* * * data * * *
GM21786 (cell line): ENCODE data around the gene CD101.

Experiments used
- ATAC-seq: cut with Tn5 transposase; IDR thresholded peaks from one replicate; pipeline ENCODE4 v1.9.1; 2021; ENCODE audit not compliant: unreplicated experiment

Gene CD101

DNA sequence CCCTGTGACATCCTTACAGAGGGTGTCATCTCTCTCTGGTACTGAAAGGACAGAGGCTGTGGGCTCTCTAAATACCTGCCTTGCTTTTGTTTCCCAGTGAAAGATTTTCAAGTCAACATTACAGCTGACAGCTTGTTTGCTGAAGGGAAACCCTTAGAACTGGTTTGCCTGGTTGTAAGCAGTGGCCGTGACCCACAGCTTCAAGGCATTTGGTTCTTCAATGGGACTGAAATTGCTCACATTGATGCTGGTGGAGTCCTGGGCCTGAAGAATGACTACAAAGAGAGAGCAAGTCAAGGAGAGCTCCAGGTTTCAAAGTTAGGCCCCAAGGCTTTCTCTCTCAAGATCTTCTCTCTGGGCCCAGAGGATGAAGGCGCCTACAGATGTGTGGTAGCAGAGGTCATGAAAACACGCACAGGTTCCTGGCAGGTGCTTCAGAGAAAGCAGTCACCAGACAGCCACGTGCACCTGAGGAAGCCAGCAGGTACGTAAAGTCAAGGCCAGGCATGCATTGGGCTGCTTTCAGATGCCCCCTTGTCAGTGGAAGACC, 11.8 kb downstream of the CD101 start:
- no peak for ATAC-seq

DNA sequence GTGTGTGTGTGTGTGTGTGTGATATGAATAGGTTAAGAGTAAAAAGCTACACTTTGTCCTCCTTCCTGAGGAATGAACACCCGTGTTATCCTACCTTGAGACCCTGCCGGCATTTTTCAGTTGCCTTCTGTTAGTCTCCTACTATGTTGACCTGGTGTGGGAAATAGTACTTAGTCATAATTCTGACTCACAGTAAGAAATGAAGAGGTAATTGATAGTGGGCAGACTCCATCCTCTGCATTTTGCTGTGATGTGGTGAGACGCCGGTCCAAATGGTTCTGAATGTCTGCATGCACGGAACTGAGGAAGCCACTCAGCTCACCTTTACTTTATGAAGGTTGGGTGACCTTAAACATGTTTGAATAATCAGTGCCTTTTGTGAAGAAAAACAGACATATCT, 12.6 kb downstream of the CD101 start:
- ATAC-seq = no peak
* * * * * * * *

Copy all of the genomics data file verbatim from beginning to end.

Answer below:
GM21786 (cell line): ENCODE data around the gene CD101.

Experiments used
- ATAC-seq: cut with Tn5 transposase; IDR thresholded peaks from one replicate; pipeline ENCODE4 v1.9.1; 2021; ENCODE audit not compliant: unreplicated experiment

Gene CD101

DNA sequence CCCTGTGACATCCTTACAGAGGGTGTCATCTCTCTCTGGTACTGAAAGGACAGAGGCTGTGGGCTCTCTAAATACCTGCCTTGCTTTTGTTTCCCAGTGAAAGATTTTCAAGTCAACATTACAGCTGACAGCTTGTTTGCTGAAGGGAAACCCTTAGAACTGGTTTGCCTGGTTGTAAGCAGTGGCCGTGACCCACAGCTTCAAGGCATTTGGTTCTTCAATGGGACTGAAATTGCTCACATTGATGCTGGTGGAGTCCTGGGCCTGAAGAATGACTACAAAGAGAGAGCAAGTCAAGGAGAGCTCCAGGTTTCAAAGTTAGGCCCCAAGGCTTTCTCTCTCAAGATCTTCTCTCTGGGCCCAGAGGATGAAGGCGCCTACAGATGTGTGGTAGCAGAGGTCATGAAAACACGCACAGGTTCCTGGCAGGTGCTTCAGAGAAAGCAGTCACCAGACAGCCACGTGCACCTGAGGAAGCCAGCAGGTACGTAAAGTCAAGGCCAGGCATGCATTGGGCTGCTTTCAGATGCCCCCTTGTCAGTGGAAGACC, 11.8 kb downstream of the CD101 start:
- no peak for ATAC-seq

DNA sequence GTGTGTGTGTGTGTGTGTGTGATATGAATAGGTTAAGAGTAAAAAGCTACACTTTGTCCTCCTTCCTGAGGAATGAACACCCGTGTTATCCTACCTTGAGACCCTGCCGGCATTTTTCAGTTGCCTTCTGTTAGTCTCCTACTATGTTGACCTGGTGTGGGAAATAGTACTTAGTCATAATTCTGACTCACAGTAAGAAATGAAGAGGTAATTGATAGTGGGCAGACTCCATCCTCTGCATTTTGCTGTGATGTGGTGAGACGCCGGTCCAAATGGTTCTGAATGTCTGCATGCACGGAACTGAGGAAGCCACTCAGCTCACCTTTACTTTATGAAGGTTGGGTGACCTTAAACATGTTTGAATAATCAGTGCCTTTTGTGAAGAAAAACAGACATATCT, 12.6 kb downstream of the CD101 start:
- ATAC-seq = no peak